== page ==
There was a time, not that long ago, that I advocated gimmicks. I still think they have a time and place, but lately I’ve been much more focused on the power of community influencers.

Perhaps the most common misperception in PR today is that media write about products. Sure, some do product reviews, but ultimately, journalists write about people. Find me a story without a human angle—a source quoted, a product or service’s impact on humans—and I’ll, show you a blog post nobody reads.

Twice in the last couple of weeks I’ve come into contact with companies led by people who want to limit their involvement in communication programs to almost-nothing. One of these, a high-profile multi-billionaire, on one hand wants Big Media to write profiles about him and his company with a view to attracting additional investors. But Twitter, he wants no part of. Won’t share his insight and wisdom via a blog. And his top execs are all in lockstep with him on this.

That dog, as they say, just won’t hunt.

I’m often asked how one can be and/or attract influencers. This is one of those pesky terms that changes meaning based on a plethora of variables, but the following are true whether you’re marketing a book, a multi-national conglomerate, or an online service for small businesses.

A person must tell your story
I don’t care how great your product is; without a human telling your story, it won’t sell. Books are the perfect example of this. Even Grisham, King or Connelly tales that are pre-destined to be bestsellers have authors who are committed to connecting with their readers.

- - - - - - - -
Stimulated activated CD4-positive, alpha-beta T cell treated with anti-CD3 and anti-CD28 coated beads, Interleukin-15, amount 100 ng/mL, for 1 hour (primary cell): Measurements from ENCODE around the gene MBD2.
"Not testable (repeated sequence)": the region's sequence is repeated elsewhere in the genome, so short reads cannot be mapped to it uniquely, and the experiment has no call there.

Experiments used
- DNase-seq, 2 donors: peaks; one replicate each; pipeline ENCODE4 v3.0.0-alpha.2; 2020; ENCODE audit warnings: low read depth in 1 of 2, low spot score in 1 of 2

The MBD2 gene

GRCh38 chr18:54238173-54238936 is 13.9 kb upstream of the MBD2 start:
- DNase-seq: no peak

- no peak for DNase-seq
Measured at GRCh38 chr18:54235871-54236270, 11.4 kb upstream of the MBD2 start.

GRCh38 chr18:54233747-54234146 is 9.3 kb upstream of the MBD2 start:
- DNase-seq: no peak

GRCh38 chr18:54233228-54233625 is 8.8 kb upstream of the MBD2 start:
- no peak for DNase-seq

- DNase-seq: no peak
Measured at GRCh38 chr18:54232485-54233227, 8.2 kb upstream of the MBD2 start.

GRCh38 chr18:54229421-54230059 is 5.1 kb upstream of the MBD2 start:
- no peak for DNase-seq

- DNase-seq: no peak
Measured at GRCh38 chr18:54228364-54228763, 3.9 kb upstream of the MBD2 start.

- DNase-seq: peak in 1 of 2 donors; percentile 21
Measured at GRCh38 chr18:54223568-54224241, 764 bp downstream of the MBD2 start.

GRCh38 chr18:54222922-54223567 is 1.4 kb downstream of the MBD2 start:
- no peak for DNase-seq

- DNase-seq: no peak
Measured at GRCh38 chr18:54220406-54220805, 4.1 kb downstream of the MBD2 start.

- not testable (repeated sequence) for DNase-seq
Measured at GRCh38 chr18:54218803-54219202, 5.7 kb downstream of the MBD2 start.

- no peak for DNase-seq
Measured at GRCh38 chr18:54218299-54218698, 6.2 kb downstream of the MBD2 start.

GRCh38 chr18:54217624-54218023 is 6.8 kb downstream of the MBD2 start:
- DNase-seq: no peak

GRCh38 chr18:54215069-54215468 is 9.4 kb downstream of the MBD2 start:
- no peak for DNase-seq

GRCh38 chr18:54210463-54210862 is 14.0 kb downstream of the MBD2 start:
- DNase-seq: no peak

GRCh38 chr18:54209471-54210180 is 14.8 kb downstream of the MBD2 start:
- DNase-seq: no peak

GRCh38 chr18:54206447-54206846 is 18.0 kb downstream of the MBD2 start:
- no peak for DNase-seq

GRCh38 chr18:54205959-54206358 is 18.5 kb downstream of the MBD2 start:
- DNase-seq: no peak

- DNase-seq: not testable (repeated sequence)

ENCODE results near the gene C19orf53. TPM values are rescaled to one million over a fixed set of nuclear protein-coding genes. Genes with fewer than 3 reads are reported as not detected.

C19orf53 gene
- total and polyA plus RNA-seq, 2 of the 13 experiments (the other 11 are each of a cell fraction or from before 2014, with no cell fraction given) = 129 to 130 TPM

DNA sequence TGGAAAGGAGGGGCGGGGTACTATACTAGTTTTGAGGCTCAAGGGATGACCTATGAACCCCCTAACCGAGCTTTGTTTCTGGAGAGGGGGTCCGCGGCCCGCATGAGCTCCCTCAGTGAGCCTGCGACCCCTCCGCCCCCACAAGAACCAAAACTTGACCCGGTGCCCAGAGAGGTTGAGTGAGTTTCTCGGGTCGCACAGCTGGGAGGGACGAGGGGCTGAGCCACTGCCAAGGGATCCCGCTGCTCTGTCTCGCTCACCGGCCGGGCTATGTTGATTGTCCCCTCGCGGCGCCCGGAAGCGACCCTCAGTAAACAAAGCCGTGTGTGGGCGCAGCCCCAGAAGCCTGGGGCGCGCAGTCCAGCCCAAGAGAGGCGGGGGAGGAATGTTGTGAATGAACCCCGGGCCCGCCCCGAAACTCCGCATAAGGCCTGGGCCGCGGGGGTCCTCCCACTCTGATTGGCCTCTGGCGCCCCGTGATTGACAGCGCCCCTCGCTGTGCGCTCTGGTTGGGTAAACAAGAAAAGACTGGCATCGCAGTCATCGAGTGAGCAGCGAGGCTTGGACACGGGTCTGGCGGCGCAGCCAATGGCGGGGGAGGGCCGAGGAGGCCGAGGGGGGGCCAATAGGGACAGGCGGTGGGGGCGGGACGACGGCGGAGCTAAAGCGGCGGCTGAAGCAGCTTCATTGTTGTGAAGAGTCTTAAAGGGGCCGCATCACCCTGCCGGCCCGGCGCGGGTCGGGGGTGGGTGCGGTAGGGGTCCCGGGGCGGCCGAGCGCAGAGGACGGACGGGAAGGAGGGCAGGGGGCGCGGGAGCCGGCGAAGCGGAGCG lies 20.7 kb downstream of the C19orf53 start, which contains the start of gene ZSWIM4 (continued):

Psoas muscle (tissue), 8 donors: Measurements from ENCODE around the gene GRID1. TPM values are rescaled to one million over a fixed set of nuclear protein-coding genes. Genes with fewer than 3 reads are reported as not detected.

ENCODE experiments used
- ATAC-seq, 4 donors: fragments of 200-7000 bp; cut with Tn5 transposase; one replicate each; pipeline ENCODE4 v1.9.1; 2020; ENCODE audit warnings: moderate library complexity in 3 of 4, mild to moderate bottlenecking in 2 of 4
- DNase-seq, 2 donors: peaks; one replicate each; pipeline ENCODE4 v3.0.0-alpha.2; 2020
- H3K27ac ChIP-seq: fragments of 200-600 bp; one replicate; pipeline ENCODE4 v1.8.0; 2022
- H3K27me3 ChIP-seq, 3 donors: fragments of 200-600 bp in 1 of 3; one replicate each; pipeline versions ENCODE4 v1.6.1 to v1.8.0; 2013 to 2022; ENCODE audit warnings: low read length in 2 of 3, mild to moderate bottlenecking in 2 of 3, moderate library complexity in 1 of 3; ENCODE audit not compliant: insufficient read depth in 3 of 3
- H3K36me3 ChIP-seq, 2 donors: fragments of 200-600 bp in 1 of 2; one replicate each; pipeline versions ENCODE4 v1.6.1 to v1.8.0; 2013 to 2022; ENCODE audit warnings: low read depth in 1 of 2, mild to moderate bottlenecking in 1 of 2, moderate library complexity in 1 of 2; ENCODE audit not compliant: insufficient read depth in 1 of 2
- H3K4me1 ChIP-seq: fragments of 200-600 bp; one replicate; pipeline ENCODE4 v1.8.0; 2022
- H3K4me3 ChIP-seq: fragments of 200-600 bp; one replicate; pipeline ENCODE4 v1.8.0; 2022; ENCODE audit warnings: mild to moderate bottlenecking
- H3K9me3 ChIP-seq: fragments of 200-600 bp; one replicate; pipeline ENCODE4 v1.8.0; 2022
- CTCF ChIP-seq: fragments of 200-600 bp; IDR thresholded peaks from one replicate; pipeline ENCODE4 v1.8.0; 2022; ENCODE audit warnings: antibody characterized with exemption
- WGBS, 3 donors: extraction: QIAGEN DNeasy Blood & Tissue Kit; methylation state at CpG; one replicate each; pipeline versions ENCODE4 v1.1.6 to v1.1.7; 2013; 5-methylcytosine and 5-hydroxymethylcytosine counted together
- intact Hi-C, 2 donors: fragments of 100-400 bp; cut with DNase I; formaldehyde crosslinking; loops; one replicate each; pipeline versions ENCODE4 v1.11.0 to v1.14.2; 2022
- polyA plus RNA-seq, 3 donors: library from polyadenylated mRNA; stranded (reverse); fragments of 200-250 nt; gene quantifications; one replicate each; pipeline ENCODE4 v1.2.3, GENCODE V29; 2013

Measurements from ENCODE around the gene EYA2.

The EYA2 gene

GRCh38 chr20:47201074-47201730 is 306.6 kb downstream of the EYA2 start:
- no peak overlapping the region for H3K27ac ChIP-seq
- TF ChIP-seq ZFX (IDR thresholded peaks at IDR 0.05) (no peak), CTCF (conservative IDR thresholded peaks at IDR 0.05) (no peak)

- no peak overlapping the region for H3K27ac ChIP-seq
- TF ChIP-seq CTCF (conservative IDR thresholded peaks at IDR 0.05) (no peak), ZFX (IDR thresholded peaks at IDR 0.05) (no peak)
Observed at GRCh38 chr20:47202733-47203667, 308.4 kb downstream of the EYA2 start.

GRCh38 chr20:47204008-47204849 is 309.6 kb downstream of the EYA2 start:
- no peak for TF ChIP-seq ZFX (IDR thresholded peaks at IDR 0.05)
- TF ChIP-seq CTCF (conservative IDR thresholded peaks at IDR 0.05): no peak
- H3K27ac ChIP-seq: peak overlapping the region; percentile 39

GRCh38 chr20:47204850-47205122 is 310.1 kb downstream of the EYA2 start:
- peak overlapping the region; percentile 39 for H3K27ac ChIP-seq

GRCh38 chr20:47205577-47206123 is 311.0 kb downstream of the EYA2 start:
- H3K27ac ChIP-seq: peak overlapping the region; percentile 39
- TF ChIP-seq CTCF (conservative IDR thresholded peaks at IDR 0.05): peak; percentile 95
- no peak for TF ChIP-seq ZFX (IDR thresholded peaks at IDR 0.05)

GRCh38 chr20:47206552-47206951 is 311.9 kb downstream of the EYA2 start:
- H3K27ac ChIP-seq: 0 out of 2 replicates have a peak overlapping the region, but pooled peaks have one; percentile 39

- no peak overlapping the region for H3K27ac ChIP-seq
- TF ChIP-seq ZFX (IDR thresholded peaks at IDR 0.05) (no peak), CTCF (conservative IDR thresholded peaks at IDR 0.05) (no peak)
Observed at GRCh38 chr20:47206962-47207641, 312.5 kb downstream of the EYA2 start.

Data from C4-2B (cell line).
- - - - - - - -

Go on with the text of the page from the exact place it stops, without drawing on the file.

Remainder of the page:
Beyond this, though, in our socialified media world, we must look also at the personalities–the readers, users, customers, clients–who will influence success.

Personality matters
Think about the people you listen to. Love ‘em or hate ‘em, one thing is true: each has a personality that shines through. As the world keeps shrinking, making personal connections becomes more important—and easier—daily.

Celebrity has been redefined
TV and movie stars and singers still yield a ton of power, but community celebrities are the ones that smart brands are looking to get in good with now—or become. These are the people who create the content that we love to consume. Those who help us sort through the clutter. Those we trust.

When I think about influencers today, the best example I know is Jen Forbus. And I’m not alone—when I mention her name to famous author types or crime fiction readers, the reaction is universally one of admiration and respect. Here’s what Jen does right:

  1. Jen is genuine. Her voice is her own. She is what technology analysts used to be, before they started selling their quotes: an impartial arbiter of her own opinions. She is not an influencer because she set out to be, but rather because she is passionate about her area of expertise. She’s influential because she doesn’t try to be.
  2. Jen knows her topic as well as anyone on the planet, and she shares her knowledge without hesitation. She never panders or condescends, and she’s not afraid to let her sharp sense of humor show.
  3. Jen connects with people, daily, directly and personally. She is constantly engaged with authors and readers. She’s the kind of early adopter and advocate that every company wants for its offering.

With all the word-of-mouth gurus out there, sometimes there’s just too much advice. No matter what you do between 9 and 5, you know that word-of-mouth is crucial. And that it doesn’t just happen. It starts with creating content…but doesn’t end there. That content won’t grow legs and bound out into the world itself. It has to be shared, and the people doing the sharing and the community within which that sharing happens make all the difference.